Latin America deserves and needs more films like Whisky. This bitter sweet comedy is the perfect antidote to the fast-paced, sexed up and bleached-out fare that Amores Perros and City of God have institutionalised as the ‘new Latin American cinema’. Whisky is more universal, timeless and comes laced with a strong dose fine Jewish humour. It’s not a strictly topical film, but it touches on subjects such as loneliness and social awkwardness.

André Pazoz plays Jacobo Köller, a frumpy Jewish sock factory owner in Uruguay. His extremely humdrum routine doesn’t seem to bother him. He has a right hand at the factory, Marta (played by the wonderfully subtle Mirella Pascual) who waits for Jacobo outside the factory every morning, punctually. After that, the two female employees arrive and they repeat the same ritual, day in, day out.

This routine is established right at the beginning of the film with the precision of a clock. Directors Juan Pablo Rebella and Pablo Stoll insert a series of still shots and dialogues that contextualise the mise-en-scene in a broader timeframe. The rhythm of the editing is almost hypnotic.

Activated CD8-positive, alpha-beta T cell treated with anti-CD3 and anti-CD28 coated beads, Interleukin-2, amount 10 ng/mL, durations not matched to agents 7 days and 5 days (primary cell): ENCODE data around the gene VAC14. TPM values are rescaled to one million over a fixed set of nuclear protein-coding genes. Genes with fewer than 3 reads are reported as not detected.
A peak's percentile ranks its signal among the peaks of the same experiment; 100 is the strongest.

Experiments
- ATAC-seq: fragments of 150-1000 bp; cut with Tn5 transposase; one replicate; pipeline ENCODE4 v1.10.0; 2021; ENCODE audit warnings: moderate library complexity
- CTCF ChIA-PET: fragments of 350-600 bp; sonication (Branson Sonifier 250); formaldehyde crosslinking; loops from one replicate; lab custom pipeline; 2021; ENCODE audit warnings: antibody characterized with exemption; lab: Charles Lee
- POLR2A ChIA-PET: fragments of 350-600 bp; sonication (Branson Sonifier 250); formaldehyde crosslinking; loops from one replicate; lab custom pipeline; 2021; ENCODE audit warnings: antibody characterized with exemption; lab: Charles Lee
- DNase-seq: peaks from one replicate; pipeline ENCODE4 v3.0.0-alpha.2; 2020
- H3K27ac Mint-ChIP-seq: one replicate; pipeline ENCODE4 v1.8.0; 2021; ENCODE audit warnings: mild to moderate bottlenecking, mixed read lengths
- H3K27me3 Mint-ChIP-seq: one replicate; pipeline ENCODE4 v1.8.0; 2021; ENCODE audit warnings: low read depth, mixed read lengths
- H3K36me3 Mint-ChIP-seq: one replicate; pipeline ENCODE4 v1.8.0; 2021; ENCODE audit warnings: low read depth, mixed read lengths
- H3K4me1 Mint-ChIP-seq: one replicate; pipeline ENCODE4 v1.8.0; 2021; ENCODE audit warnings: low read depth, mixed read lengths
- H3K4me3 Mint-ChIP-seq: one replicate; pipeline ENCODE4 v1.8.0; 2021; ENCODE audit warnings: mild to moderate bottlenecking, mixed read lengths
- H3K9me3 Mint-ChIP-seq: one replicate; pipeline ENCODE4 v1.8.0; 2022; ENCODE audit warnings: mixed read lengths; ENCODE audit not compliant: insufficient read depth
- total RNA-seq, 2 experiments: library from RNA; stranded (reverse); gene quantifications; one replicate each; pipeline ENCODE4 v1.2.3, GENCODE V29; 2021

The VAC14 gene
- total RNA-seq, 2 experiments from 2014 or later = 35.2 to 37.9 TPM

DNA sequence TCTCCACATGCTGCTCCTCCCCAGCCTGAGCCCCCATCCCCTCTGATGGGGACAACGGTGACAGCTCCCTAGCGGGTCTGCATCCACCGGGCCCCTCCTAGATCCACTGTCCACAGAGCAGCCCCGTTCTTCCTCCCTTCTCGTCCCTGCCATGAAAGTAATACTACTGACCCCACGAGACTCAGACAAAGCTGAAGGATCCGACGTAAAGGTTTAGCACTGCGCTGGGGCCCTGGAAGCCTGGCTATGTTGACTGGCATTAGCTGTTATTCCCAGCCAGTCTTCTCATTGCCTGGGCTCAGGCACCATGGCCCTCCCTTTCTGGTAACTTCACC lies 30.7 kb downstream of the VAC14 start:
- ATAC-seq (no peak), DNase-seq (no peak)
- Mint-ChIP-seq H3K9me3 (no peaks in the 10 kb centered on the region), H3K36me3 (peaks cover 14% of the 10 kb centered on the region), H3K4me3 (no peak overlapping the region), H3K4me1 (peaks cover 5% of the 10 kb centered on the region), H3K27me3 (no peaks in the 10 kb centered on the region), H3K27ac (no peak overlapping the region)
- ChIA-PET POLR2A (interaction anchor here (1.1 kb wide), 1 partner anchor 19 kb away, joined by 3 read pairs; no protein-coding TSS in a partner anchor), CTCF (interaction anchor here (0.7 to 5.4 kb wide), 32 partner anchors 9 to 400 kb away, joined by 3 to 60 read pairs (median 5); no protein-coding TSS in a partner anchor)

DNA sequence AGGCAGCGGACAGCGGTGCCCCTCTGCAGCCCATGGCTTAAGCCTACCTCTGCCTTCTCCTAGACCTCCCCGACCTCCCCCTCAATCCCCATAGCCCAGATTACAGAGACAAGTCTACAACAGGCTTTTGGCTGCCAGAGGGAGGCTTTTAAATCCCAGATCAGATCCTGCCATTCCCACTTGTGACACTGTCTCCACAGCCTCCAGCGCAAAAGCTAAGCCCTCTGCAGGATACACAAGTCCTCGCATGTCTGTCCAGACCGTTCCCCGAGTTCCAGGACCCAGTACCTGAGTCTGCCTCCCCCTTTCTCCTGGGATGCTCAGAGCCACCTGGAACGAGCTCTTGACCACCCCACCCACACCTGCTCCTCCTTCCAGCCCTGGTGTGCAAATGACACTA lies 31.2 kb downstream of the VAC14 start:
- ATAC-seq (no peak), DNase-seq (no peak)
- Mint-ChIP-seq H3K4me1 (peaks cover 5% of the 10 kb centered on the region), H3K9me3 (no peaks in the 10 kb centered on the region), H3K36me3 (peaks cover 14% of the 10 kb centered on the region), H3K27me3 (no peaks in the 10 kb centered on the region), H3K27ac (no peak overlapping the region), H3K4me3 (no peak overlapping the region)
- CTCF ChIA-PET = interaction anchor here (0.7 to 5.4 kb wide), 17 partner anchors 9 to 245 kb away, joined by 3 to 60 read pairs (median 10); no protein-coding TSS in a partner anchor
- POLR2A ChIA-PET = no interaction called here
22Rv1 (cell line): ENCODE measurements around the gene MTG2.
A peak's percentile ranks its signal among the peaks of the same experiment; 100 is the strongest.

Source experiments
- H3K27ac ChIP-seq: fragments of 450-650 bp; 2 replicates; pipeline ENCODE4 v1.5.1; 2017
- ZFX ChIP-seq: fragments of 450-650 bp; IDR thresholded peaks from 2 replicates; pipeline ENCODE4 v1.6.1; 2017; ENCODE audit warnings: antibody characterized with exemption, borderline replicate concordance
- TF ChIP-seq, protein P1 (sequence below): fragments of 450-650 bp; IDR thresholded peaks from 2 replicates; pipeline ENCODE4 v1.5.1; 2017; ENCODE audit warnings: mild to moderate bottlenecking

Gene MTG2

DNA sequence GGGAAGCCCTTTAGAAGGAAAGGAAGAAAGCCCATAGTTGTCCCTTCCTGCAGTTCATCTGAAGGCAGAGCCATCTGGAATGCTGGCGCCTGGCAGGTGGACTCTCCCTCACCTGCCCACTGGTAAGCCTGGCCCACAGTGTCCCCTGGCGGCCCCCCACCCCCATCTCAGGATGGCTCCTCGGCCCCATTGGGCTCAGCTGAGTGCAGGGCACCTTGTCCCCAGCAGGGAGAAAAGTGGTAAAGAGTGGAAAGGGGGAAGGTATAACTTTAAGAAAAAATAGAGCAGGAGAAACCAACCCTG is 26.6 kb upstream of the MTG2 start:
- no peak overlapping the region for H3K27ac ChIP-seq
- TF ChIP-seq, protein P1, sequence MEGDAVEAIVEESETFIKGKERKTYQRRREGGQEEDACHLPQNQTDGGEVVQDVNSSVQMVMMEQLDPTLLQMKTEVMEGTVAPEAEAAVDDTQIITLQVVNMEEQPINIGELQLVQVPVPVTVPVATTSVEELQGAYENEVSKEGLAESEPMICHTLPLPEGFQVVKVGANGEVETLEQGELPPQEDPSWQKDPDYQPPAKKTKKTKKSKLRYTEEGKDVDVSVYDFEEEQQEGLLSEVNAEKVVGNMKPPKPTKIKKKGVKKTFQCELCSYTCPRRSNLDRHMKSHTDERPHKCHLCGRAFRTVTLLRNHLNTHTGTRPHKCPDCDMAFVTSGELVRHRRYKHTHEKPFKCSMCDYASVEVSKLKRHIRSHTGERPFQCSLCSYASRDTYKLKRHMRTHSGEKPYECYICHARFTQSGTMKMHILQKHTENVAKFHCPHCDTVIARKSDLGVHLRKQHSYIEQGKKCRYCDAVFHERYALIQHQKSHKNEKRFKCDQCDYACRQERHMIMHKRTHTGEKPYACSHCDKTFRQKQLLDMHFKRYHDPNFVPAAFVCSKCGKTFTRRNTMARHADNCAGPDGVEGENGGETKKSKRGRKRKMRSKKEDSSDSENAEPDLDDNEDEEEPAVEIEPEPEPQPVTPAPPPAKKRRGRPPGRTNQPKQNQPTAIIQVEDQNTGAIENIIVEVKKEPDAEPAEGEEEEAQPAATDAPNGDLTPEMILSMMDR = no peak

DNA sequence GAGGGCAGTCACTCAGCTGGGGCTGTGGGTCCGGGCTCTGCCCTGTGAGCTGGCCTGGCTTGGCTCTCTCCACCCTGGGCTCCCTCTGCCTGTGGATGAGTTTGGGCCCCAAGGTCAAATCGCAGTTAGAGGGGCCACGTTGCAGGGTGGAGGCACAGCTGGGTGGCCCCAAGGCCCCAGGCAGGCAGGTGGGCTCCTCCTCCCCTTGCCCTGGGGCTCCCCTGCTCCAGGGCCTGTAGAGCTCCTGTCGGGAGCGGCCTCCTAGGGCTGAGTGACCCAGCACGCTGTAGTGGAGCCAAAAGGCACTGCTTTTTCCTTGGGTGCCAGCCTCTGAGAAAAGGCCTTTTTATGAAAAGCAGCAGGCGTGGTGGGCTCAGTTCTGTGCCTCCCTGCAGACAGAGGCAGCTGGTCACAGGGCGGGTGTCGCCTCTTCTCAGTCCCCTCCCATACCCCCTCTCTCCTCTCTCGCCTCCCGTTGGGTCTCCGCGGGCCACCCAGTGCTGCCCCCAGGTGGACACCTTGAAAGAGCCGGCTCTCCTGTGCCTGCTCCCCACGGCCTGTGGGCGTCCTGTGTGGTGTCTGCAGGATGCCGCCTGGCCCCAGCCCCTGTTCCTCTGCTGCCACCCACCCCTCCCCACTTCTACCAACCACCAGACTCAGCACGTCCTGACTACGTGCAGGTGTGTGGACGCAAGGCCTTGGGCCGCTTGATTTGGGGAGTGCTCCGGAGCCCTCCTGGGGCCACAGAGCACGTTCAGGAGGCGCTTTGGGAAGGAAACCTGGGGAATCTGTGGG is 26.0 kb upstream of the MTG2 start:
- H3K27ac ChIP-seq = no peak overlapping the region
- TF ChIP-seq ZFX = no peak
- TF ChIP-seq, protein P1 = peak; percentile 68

One morning Jacobo asks Marta to pretend to be his wife during the period when his brother Herman (Jorge Bolani) will be visiting from Brazil (presumably to make his dreary life look a bit better in his happily married brother’s eyes). She promptly accepts the request, with her typically dignified solicitousness. She helps him make the house look as if it’s inhabited by a couple; they even take a ‘happy couple’ studio shot, which is when we learn the origin of the film title: whisky is what people say to appear they’re smiling when they have their photographs taken. The irony here is nothing short of genius.

After Herman’s arrival, Whisky becomes a mixture of domestic comedy and a one-stop road movie when brothers and bogus wife travel to a tacky, cloudy, wind-swept beach resort. At this point, it starts to look like the film Jim Jamursch would have made if he were Uruguayan.

Whisky, like the drink, lingers. Mirella Pascual’s performance is particularly good: her sense of timing and the subtlety with which she reveals her character’s feelings at the end are a master class in filmic micro-acting. Pazos is also perfection as the dysfunctional middle-aged man who can’t look after himself and lives in permanent denial and oblivion. This is a timeless story told with a humane, compassionate touch. Tedium and monotony never appeared so enticing.